He is six years now, and five days younger than my son. He is also suffering from Lymphoma and has been through one protocol of chemo. We are keeping our fingers crossed. The hollow he will leave in our lives is a large one, as and when the end comes. I hope he lives painfree until then.

    ps: He thinks garbage trucks are evil too. Or he is angry that they are taking things away that he would have liked to eat. I’m not sure. Because, to Raja, the world is divided into two – things he can eat, and things he hasn’t tried yet.

    • Oh Anu, I’m sorry :( He sounds like a love, and far too young to be so ill. I hope he gets through the treatment with flying colors. I lost my Gemma in March, and I still cry for her all the time—I love these two, but they aren’t her. They do each just worm their way into your heart to stay forever.

      And I think you are absolutely right about the garbage trucks! Don’t know why I didn’t think of that! It’s always all about food. (I almost named Gilda Rani, except here I would have had to explain it and spell it to people for the rest of her life!) :) Keep me posted on Raja’s progress and give him a hug from me.

  4. memdogs, what a great title !

    The two of them, both callie and Gilda are extremely lucky and fortunate to have you. In fact , all dogs deserve to have a sympathetic owner.

    My theory about dogs is, they were domesticated some 40,000 years ago, and from that time they cast their lots with humankind. from that day onwards, it is the duty of humankind to give each one of them a home. It pains me to see so many dogs which are called street dogs and given a bad name. They are not street dogs, they are orphans whom no human beings have adopted. If everyone adopts a pup from the street then there will be no street dog left and every dog will have a home and a loving family. And the love and affection that they shower towards their human owners in return is priceless that no amoun of money can buy.

    I loved the photographs of Callie and Gilda. Hopefully the scars of their past will heal the best they can. I hope dogs do not have as long memories as elephants and that will hopefully help them leave their past behind.

    The way Callie gets worried when you are not around for a few hours shows how much you mean to her. Indeed it is liberating when they can no longer be so dependent on you.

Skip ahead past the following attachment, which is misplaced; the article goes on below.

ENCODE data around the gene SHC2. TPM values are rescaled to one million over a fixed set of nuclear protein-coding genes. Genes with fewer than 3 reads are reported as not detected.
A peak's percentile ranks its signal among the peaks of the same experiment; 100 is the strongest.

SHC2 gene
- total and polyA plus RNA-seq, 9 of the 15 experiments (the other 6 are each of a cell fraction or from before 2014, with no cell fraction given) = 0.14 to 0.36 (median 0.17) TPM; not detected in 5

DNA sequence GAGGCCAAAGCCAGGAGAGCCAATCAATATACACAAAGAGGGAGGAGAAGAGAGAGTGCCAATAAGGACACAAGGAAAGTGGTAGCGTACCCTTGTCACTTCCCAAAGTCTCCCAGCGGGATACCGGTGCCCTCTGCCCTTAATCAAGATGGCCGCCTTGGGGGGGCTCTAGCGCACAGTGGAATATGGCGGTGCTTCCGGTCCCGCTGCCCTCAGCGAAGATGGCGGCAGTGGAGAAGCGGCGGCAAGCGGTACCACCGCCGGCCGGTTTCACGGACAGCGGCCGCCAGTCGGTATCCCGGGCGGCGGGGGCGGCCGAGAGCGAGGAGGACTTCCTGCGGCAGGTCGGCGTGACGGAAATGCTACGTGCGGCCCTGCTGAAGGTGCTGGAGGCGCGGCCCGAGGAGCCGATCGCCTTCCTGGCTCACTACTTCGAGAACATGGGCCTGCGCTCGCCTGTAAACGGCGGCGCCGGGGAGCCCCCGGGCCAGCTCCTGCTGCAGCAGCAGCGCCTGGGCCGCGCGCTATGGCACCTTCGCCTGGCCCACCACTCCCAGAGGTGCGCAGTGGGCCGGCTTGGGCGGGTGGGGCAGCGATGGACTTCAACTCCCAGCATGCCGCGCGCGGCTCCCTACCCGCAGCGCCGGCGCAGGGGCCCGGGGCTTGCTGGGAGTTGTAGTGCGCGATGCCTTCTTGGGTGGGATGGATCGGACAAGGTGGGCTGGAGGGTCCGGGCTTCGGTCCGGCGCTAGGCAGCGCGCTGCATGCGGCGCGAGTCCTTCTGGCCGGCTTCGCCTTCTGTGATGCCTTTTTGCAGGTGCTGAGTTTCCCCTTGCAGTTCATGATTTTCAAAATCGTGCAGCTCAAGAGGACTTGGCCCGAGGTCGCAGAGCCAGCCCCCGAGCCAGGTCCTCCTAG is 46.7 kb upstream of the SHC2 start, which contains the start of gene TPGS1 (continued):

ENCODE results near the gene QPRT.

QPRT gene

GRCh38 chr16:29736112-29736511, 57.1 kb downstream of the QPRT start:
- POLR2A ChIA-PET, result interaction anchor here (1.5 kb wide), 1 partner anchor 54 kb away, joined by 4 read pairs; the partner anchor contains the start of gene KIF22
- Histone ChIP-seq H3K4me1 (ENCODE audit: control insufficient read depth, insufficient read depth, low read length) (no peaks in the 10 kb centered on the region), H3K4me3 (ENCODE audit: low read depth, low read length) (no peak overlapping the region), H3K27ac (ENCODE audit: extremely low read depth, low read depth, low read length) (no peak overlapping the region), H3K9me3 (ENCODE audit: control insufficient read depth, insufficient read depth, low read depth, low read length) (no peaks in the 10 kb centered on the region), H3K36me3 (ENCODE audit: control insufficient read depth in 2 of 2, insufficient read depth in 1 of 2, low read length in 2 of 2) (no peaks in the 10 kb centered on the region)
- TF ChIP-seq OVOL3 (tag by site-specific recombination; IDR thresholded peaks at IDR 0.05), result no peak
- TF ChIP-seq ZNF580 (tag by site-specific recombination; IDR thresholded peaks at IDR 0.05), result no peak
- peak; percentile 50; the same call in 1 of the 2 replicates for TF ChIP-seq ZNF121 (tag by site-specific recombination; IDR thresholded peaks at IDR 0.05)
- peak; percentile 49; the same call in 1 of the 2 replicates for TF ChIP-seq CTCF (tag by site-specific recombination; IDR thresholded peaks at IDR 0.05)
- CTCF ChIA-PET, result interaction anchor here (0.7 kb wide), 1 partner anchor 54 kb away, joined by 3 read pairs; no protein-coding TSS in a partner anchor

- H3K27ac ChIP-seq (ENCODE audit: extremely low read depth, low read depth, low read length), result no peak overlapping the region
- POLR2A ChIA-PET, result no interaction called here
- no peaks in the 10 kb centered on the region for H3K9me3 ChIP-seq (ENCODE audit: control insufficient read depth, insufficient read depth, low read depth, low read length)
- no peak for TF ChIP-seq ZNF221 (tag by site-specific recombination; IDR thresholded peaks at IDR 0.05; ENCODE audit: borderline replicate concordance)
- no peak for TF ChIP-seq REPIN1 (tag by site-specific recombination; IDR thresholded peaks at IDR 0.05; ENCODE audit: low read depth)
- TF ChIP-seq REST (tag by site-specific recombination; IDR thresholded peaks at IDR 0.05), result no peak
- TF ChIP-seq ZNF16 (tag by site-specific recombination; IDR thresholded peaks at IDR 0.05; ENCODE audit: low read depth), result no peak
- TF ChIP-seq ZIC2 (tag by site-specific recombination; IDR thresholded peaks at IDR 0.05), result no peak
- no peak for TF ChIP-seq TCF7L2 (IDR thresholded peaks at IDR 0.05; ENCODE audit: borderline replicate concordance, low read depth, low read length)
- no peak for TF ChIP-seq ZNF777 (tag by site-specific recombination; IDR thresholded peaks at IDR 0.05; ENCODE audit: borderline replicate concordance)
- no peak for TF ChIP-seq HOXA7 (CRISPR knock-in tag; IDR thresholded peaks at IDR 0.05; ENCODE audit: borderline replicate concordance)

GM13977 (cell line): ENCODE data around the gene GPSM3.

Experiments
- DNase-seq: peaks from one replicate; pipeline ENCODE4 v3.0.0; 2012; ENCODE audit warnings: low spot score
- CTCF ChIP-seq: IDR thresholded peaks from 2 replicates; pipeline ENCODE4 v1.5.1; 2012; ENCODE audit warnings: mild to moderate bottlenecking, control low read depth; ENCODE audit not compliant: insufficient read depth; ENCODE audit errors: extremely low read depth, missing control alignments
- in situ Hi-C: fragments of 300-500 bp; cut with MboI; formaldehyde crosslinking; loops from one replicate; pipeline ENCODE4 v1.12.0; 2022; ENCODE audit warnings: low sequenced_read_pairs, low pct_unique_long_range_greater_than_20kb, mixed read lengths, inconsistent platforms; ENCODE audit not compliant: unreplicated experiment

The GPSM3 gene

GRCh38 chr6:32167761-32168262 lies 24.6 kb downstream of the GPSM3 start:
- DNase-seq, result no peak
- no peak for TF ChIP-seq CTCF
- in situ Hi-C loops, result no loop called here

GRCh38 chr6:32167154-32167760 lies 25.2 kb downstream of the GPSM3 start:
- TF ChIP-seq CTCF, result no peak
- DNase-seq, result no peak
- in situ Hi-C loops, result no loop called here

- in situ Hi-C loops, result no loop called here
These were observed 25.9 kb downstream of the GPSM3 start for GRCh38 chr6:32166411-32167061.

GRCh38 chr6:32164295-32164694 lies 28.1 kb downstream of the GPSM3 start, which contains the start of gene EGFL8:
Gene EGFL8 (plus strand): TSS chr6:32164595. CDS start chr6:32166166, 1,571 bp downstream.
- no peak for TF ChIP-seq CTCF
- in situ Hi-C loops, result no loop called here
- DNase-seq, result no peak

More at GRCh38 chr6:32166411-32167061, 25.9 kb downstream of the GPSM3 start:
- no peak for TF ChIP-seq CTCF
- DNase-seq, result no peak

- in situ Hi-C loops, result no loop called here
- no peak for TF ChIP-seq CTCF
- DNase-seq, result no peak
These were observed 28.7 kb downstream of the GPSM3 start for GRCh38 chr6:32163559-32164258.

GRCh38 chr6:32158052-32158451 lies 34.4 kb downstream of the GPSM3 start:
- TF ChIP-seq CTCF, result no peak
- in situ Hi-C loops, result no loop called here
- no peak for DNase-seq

I, rather my wife and daughter, have a cat and two dogs, and all of them were adopted when they were very young. The cat, a female,, who is the seniormost of the three in age is called nuppy. She is one year old as of now, as she was adopted in september 2010, when just a few days old. In october 2010, my wife brought a small pup and he was named Bholey (means “simpleton” in Hindi). nuppy was quite wary of the new addition for some time but within a day or so, she became used to him and the two became really close. In november 2010, my wife brought another pup, which looked like a bale of cotton.He was named Boomer, but by now he is being called “Chhotey”-junior in Hindi. In their younger days, all the three pets, then nearly of the same sizes, loved to sleep huddled together in a basket, with Chhotey being kept between nuppy and Bholey, apparently to protect him. This was a decision taken by nuppy and Bholey, not by any humans :D

    Sometimes, my wife would order Bholey to stay out of home at night. You are a big dog now, stay out and protect the home like a watchdog, she would tell Bholey. But Bholey would protest loudly and insist on being taken inside. He would create so much noise that my wife would be forced to take her in. As soon as he was allowed in, he would run towards the basket, take his place adjacent to chhotey, and settle down. when I would go and look at them, I would find Bholey heaving a huge sigh of relief on being allowed back among his family. :D

    The dogs and cat played interesting games among themselves and the dogs in fact learnt to behave in a cat like manner in many ways. The cat would easily jumped into the laps of her human owners , or jump beside them on their sofa/bed/chair. The two pups too would try to follow suit, but fail. When the pups became older, they too could climb up, and now they, especially chhote, loves to climb up and snuggle up against his human companions.

    nuppy is sometimes thrown out of the house by my wife but she invariably comes back. she can manage, even if she has to stay out of the home for a few days. Recently, she was out for a couple of weeks and I thought we had lost her and she had forgotten us, but one fine day, she was back. And the dogs too welcomed her back.

    nuppy, despite being one year old now , is quite tiny, just 2 kilograms (5 pounds). Bholey and Chhote though have grown up to be around 15-20 Kgms each, and now they tend to bully nuppy because of their size. But nuppy still loves to play with them and perhaps thinks of those days when they too were her size and they could play on a level playing field. :D

    The dogs, despite their sizes, still insist on jumping into the laps of my wife. When my wife decides to take her weight by standing on the weighing machine, the next thing she does is hold the dogs in her lap to take the combined weight, and the difference in the two weights gives the weight of the dog. Whenever my wife climbs on the weighing machine, the dogs know that they will get an opportunity to climb on the laps of my wife and they fight among themselves to be the first in the queue.